Not to get cocky or anything…but this is the best broth I’ve ever had in my life. Maybe it’s because it’s my own recipe, maybe because when I was really, really sick and recovering from a sh*tstorm of leaky gut, adrenal fatigue, thyroid issues, and the whole 9 yards, I literally made a huge a** batch of this broth every. single. week. for about 6 months…so I guess you could say I had a little time to perfect it. I was also doing the autoimmune protocol AND low FODMAP at that time, so I did a lot of experimenting with the limited flavors I could work with due to those dietary restrictions.
The day I could add onions and garlic back to this gut healing chicken broth, WAS A GAME CHANGER. I felt like a new human with totally new tastebuds. Because onions and garlic make EVERYTHING better. It’s my italian roots coming out, I know. But I do not make any savory dish without adding some form of onions and garlic. It’s a thing. Vampires won’t be coming in my kitchen any time soon, that’s for sure.
What’s the difference between broth and stock, you ask? Broth is made with uncooked bones (like when I spatchcock my thanksgiving turkey and take out the backbone before cooking it!), and stock is made from cooked bones (think you just made a rotisserie chicken, then you strip all the meat off and save the bones to make stock.)
*Any* time I work with someone who has gut health issues, whether it’s intestinal permeability (aka leaky gut), a bacterial or parasite overgrowth, SIBO, SIFO, IBS symptoms…literally anything, I “prescribe” bone broth. It’s so nourishing, filled with healthy minerals, fat and protein, and the glutamine in the broth is the preferred fuel for your gut cells. So if they have some healing to do, this is the food that’ll help them do it.
Plus, it’s just delicious. And pretty much the only thing I ever want to eat if I get sick. How do I eat it? In soups, or honestly, I’ll just drink it on it’s own instead of a tea in the morning. *the best*.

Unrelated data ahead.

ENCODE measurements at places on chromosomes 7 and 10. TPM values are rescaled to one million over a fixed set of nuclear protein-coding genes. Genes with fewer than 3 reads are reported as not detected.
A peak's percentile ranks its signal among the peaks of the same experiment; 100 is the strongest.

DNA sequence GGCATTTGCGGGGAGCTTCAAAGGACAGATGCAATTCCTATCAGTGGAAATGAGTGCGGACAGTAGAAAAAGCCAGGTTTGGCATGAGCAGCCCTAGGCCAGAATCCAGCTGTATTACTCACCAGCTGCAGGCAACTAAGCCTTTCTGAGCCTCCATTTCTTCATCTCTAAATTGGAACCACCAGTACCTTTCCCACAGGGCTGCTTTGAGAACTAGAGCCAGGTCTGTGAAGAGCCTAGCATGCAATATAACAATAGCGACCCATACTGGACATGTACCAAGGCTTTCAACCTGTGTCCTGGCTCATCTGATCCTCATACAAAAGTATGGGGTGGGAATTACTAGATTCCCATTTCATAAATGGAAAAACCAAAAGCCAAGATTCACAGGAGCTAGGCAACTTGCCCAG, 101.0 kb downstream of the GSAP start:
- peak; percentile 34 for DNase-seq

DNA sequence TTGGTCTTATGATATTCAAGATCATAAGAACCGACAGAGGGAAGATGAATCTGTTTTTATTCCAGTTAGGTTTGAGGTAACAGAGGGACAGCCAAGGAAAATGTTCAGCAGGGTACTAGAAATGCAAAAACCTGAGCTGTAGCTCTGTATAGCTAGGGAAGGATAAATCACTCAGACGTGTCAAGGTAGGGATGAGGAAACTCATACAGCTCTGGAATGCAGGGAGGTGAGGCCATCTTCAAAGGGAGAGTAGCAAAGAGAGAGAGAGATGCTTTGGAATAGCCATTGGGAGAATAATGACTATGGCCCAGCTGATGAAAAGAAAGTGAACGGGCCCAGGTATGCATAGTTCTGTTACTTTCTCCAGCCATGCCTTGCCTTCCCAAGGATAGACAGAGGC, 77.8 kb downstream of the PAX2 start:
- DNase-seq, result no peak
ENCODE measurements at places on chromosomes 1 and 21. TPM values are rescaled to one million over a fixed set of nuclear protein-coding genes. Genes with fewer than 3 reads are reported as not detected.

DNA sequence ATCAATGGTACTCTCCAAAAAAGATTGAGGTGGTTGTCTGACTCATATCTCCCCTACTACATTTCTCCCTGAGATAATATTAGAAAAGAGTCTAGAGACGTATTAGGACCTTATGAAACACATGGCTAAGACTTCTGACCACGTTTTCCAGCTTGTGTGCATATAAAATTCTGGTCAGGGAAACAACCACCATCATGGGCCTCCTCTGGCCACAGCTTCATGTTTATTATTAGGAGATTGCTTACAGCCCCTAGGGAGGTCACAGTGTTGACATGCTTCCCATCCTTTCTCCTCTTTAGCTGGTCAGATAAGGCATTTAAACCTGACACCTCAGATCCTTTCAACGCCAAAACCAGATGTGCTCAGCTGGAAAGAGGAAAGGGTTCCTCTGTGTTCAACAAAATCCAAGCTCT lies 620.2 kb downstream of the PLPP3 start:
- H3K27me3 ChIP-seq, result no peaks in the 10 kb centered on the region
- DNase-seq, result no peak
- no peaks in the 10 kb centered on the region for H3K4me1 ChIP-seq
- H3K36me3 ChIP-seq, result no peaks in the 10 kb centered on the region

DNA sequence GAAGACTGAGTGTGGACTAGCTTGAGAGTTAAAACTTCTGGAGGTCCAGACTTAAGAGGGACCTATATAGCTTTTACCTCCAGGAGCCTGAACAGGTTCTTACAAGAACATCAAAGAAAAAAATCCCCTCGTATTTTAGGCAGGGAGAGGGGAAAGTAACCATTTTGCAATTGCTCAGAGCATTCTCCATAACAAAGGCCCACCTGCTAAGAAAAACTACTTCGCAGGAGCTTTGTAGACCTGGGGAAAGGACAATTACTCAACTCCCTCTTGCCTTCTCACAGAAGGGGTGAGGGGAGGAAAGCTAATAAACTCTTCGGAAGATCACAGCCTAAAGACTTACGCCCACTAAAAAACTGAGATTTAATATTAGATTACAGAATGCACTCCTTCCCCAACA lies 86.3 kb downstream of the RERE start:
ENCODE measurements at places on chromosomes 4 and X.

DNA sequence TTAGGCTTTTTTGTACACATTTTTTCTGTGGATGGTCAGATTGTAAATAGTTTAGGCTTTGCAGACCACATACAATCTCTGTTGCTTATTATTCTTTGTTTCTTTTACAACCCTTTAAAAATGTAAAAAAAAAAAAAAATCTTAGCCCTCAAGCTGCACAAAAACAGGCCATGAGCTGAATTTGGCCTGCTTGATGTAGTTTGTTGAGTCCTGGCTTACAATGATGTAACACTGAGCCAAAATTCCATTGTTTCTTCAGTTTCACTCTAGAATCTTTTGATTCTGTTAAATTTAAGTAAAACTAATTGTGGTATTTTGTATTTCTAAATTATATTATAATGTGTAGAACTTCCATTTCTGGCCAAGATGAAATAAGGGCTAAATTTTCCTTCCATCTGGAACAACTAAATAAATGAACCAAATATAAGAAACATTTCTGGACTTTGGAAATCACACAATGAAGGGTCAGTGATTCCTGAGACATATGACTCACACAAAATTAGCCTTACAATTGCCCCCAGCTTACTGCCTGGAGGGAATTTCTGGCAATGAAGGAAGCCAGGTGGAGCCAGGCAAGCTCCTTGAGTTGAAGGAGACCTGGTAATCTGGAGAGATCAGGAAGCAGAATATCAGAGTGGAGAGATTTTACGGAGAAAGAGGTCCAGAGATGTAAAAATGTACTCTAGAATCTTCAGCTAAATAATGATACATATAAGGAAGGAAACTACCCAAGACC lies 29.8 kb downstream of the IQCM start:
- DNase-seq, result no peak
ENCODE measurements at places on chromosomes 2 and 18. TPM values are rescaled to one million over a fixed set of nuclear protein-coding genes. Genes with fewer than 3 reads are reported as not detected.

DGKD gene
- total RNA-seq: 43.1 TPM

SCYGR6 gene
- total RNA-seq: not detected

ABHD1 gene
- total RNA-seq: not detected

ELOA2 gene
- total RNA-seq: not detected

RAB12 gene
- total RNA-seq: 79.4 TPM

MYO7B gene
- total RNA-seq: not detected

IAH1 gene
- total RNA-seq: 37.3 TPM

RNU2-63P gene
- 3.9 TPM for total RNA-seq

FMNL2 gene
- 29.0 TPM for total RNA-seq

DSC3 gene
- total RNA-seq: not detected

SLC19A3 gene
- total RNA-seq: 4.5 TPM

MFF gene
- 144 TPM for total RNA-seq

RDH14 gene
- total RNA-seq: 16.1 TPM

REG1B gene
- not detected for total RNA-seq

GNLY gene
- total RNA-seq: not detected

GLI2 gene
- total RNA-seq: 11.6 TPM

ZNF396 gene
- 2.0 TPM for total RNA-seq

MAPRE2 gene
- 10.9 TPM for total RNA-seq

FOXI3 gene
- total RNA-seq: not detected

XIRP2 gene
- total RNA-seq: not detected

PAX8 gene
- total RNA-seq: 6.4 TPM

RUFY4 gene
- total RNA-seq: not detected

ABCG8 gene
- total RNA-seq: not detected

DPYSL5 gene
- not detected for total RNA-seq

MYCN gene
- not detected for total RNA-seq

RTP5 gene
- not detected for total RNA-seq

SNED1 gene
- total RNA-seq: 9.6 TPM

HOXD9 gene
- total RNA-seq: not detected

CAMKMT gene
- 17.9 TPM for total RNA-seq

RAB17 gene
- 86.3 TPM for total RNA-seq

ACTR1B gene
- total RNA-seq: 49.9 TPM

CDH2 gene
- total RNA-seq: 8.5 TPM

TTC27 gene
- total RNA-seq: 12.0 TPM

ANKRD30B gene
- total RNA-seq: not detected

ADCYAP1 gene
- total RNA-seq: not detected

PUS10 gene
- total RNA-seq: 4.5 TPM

- About 3 lbs chicken bones (raw or cooked)
- enough water to cover the bones by 2 inches (about 3 quarts)
- 1 medium onion, chopped into large chunks
- 1 Tbsp apple cider vinegar
- 1 Tbsp minced garlic
- 1 Tbsp sea salt
- 4 bay leaves
- 2 tsp herbs de provence (optional)
- Combine the bones, onion, apple cider vinegar, garlic, sea salt, and bay leaves in a slow cooker or instant pot. Pour enough water on top to cover the bones by about 2 inches (but don’t overflow your pot! Make sure you leave at least an inch of space from the top.)
- Secure the lid.
- For a SLOW COOKER, cook on LOW for 24 hours.
- For the INSTANT POT, press manual and set the timer to 90 minutes. Once it’s done cooking, allow the pressure to come down for about 10-15 minutes before quick releasing the steam (you could also let the pressure naturally release on its own).
- Transfer the bones, bay leaves, onion, and leftover garlic from the broth to a bowl using a slotted spoon. Allow them to cool before throwing them away.
- In batches, transfer the broth from your pot to a large bowl by straining it through a wire mesh sieve (or large strainer). Allow to cool in the bowl slightly before transferring to glass jars to store in the refrigerator.
Don’t like making your own broth? I buy mine from Bare Bones Broth!
Recipes to use your gut healing chicken broth!
Coconut Red Curry Shrimp Soup
Creamy Cauliflower Soup with Pancetta & Truffle Salt
Smoky Butternut Squash Soup
One-Pan Herb Chicken with Grapes & Apples
Slow Cooker Chipotle-Chocolate Sweet Potato Chili